In its textbook form, the optical absorption spectrum of a semiconductor is expressed as a product of the joint optical density of states ρ(hν) (cm^{−3}·eV^{−1}) and a transition strength S(hν) (cm^{2}·eV) with

α(*h*ν)=ρ(*h*ν)·*S*(*h*ν) Equation 1

The joint optical density of states depends on the electron and hole density of states, which are determined by the band structure in the vicinity of the fundamental bandgap. For direct-gap semiconductors, such as III-V binaries, electrons and holes have approximately parabolic band dispersion near the band edges. The corresponding joint optical density of states exhibits a square root dependence on photon energy hν, with

where m_{e }is the free electron mass, and m_{c }and m_{ν }are the dimensionless effective masses of the conduction band electrons and valence band holes, respectively. In the absence of strain the light hole and heavy hole bands are degenerate at the Γ point, and the joint optical density of states is dominated by the smaller electron effective mass. Here ρ(hν) is the density of states in the absence of band filling effects, such as the Moss-Burstein shift and bandgap renormalization. These effects are negligible for measurements where the photoexcited carrier concentration is well below degeneracy.

The transition strength in Equation 1 can be expressed in terms of a dimensionless transition strength S_{0}(hν) with

where h is Planck's constant, c is the speed of light, E_{0 }is the vacuum permittivity, e is the electron charge, and n(hν) is the refractive index that typically has a weak dependence on photon energy. The absorption coefficient changes by orders of magnitude in the vicinity of the band edge of the materials disclosed herein, while the refractive index changes by less than 2% and as such is assumed to be an average constant value.

The transition strength S_{0 }describes the probability of a given optical transition and is described by the optical perturbation to the crystal Hamiltonian due to the presence of light. According to Fermi's golden rule the rate of optical transitions is proportional to the perturbed Hamiltonian matrix element for interband transitions. In the long-wavelength dipole approximation where the wavelength of the perturbing optical field is much greater than the unit cell, the transition strength associated with this matrix element is equivalently related to either the momentum matrix element ψ_{h}|p|ψ_{e} or dipole matrix element ψ_{h}|r|ψ_{e} as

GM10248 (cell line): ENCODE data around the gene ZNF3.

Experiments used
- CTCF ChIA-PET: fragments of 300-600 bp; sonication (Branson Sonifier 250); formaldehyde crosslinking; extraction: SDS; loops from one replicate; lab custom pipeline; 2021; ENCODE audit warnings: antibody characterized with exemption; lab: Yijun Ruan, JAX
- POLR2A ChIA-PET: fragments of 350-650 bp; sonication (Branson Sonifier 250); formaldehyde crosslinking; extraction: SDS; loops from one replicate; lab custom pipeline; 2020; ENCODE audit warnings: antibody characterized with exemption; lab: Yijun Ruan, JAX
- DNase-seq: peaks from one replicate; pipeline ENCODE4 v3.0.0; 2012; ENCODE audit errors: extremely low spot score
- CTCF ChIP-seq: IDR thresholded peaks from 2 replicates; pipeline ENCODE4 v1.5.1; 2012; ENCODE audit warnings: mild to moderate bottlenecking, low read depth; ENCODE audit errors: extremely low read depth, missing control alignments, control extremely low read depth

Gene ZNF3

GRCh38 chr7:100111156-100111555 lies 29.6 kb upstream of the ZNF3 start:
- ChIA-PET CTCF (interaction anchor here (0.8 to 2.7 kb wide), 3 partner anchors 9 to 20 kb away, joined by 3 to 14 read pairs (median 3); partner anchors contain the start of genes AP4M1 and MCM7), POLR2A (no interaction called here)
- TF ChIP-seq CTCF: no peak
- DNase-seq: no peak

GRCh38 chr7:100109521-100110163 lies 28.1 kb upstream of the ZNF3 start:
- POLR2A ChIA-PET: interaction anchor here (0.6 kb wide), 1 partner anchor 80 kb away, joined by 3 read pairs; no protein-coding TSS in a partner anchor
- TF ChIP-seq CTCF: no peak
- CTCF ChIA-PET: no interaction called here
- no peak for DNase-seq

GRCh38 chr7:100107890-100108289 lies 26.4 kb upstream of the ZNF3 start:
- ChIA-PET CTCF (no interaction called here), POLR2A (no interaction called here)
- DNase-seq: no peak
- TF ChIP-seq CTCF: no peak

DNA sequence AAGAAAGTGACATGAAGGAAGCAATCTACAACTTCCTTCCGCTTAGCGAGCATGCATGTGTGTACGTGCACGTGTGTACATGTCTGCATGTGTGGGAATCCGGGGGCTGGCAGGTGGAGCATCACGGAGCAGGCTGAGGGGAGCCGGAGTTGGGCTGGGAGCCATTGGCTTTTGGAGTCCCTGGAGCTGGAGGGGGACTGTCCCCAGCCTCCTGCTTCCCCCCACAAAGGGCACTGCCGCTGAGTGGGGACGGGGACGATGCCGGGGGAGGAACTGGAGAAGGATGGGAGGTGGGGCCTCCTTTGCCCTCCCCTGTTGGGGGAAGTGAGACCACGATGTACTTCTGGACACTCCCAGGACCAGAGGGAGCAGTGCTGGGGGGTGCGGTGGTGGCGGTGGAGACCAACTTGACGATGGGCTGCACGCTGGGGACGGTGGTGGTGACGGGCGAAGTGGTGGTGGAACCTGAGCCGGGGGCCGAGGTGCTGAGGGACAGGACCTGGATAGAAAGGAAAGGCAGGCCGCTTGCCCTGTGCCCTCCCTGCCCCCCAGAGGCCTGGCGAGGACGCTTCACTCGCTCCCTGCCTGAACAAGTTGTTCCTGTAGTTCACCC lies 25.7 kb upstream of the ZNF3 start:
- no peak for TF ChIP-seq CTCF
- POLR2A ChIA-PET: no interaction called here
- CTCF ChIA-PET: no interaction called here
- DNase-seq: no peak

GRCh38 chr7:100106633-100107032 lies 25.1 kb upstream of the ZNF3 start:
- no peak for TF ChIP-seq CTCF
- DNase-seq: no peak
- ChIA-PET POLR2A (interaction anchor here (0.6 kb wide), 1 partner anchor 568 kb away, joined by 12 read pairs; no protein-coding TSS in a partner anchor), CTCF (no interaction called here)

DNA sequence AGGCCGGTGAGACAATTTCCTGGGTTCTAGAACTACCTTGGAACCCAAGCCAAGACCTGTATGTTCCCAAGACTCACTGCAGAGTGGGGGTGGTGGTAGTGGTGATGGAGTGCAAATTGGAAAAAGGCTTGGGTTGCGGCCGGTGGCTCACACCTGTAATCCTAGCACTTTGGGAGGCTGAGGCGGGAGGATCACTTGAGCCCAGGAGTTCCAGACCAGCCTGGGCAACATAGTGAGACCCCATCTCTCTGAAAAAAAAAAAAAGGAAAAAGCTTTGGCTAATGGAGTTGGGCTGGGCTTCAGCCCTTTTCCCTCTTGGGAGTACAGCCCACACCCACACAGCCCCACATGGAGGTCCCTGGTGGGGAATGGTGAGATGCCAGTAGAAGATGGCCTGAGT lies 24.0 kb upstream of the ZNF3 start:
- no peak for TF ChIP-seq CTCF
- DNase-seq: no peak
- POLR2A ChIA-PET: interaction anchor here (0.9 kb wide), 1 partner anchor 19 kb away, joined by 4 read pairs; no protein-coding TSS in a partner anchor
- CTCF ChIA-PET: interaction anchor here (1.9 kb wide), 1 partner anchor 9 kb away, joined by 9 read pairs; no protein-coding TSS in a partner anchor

In practice, either the momentum matrix element, dipole matrix element, or transition strength is assumed to be a constant that is independent of photon energy in much of the analyses performed in the literature. The assumption that any one of these three is constant assumes an energy dependence for the other two. Using Equation 1 through Equation 4, the absorption coefficient is expressed in terms of the momentum matrix element ψ_{h}|p|ψ_{e} in Equation 5A, the dipole matrix element ψ_{h}|r|ψ_{e} in Equation 5B, and the product of the two in Equation 5C.

By writing the equations in this form, the photon energy dependence of each of the three assumptions is explicitly shown. In addition to the square root density states term, the constant momentum matrix element approximation results in a one over energy term, the constant dipole matrix element results in a linear energy term, and the constant transition strength approximation has no additional energy dependent term. The choice of which is taken to be constant influences the interpretation of the behavior of the absorption coefficient above the bandgap energy.

This treatment of the absorption edge considers only the continuum states involved in transitions at and above the fundamental bandgap energy and does not account for free exciton absorption, the Coulomb enhancement of absorption near the bandgap, or the broadening effects of thermal and frozen in crystal lattice disorder. Even high-quality materials exhibit an Urbach absorption edge that is mainly due to the electron-phonon interaction. Excitonic absorption is a significant effect in high purity material, particularly at low temperatures, and results in absorption peaks below the bandgap energy.